Reference: Advisor Perspectives (April 29, 2020) “Funding Strategies for Special Needs Trusts”

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Long Term Care Costs Going Up Due to COVID-19?

Long term care costs are already expensive, but will likely increase due to costs from COVID-19. No one can predict how much, so it is better to plan now.

About 70% of seniors 65 and older will eventually require some type of long term care in their lifetimes. That care already isn’t cheap, but how will prices be affected by COVID-19?

Motley Fool’s recent article asks “Will COVID-19 Drive Up the Cost of Long-Term Care?” According to the article, unfortunately those figures may begin to look like a bargain in the coming years as facilities change their policies and long term care costs go up after COVID-19.

The impact of the coronavirus has been experienced throughout the country, but we all see that nursing homes are an especially hard hit. As of April 23, there were over 50,000 reported COVID-19 cases in long-term care facilities, according to the Kaiser Family Foundation, and to date there are well over 100,000. In six of the 23 states that are publicly reporting death rates (Delaware, Massachusetts, Oregon, Pennsylvania, Colorado, and Utah), deaths in long-term care facilities are at least half of all COVID-19-related fatalities.

Again as of April, COVID-19 has been detected in at least 4,000 long-term care facilities across the country and has caused more than 10,000 deaths among residents and staff members. As a result, nursing homes and other long term care facilities will most likely reconsider how they train and rotate staff and implement sanitary standards to avoid this from occurring again.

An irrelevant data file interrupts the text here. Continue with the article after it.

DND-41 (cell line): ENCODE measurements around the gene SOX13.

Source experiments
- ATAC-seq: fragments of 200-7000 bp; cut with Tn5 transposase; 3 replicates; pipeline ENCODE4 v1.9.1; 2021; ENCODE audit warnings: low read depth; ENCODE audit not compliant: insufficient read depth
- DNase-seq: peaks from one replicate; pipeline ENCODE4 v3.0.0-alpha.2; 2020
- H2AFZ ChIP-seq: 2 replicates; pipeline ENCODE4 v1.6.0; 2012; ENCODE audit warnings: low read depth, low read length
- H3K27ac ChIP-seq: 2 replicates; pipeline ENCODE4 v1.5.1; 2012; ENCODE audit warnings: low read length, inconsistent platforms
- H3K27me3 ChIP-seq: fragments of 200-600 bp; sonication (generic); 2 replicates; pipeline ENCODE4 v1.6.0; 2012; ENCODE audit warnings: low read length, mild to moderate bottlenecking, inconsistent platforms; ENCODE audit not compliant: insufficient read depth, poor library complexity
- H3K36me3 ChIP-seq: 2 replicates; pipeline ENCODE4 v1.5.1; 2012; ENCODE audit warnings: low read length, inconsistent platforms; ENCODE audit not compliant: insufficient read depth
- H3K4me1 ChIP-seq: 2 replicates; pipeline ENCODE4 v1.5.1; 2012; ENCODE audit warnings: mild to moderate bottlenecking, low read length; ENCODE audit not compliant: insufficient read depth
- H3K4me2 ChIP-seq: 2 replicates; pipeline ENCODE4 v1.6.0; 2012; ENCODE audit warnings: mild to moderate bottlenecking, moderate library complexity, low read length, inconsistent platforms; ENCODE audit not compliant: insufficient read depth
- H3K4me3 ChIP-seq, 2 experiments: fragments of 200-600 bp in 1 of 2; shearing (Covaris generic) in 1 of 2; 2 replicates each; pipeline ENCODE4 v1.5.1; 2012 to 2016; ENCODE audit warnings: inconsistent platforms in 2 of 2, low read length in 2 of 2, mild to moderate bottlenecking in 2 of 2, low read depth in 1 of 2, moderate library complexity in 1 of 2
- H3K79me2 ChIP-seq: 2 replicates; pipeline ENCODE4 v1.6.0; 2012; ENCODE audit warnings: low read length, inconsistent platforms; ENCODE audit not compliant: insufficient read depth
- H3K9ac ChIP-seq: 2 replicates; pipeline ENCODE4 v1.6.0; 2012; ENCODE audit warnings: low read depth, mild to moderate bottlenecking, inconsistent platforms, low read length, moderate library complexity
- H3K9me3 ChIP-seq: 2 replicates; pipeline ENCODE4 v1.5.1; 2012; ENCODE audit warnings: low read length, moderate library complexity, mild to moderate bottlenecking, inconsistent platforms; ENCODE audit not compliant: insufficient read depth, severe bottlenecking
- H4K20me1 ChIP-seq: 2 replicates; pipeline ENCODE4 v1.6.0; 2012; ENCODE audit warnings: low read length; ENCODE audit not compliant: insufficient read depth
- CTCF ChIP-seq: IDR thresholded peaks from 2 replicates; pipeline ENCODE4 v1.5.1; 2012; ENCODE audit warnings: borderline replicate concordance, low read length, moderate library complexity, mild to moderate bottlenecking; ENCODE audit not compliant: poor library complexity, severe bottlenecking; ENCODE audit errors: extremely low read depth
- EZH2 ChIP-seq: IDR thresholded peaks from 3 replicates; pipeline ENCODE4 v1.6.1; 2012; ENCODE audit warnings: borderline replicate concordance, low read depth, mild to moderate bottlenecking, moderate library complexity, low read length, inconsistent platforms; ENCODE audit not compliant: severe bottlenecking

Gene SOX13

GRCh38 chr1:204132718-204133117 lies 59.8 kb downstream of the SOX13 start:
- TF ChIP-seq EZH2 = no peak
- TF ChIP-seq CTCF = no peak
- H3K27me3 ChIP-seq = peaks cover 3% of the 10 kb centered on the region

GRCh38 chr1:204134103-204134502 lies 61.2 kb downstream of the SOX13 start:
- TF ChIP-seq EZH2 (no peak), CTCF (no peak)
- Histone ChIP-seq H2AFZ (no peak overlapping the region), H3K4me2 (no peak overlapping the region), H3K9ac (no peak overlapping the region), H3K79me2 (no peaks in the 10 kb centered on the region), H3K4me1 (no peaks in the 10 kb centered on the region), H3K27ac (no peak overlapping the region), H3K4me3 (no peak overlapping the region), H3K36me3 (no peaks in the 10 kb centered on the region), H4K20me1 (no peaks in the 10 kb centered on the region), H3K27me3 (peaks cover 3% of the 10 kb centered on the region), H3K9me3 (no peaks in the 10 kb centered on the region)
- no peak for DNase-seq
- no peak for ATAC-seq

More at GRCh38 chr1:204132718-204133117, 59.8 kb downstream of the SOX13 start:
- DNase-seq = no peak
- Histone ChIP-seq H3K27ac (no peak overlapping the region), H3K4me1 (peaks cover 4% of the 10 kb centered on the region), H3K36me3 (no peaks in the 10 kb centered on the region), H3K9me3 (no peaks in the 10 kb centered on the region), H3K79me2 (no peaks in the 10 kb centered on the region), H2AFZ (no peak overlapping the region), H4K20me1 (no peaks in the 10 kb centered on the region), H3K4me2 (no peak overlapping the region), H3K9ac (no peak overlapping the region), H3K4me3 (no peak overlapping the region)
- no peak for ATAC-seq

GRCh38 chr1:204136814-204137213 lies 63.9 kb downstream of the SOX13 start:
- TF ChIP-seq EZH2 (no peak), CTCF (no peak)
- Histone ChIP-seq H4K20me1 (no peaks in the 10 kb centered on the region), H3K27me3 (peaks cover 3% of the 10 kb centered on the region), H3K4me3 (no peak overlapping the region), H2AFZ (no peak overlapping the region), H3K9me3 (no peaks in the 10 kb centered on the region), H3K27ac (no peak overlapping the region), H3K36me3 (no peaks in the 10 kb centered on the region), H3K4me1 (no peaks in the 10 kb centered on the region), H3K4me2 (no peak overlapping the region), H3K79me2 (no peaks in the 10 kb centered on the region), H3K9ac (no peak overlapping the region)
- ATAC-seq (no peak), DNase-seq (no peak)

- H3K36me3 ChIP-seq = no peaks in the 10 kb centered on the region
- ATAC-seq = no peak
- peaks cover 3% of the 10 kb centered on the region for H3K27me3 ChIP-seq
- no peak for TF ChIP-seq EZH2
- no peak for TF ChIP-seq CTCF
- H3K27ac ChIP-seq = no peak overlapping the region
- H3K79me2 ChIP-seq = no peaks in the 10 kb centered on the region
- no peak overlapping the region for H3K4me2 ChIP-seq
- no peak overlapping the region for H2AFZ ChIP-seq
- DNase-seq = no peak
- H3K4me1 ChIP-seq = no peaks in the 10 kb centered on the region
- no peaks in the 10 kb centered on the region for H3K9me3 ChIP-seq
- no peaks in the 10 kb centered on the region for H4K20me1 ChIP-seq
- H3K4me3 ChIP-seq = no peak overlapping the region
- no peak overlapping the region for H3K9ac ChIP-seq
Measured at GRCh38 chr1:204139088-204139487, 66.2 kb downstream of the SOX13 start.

All of this is will likely come at a cost, and the question will be if that expense is passed on to seniors, who can hardly afford these facilities in the first place.  If so, long term care prices, already difficult for many to manage, will increase.

We can’t really predict if you’ll require long term care in the future and to what extent. We also don’t know how much long term care costs will go up in the coming years after COVID-19. However, you may be well served to purchase long term care insurance while young enough and healthy to qualify.  See here for more information.  https://www.galliganmanning.com/when-should-i-consider-long-term-care-insurance/

The best time to apply is during your mid-50s, so that you aren’t paying those premiums for too many years. However, you’re also applying at a time when you’re relatively young and more apt to get a nice discount on your premiums based on your age and health. However, if you’re already past your mid-50s, you still should look at applying in your 60s, too, especially if your health is good.

Not all long term care policies are created equal. Different policies offer varying levels of coverage. Take the time to assess your financial resources, research the cost of long-term care in your area and determine the amount of coverage you think you’ll need.

If you don’t have a plan for the rising costs, then you’ll have to consider either private paying the higher rates, or seeking government benefits to cover the costs.  Time will tell what effect COVID-19 has on Medicaid.

Even if COVID-19 doesn’t directly mean big increases, the cost of long term care has already been increasing every year. The more financial protection you have, the less stress you and your family will have when you are older.

Reference: Motley Fool (May 5, 2020) “Will COVID-19 Drive Up the Cost of Long-Term Care?”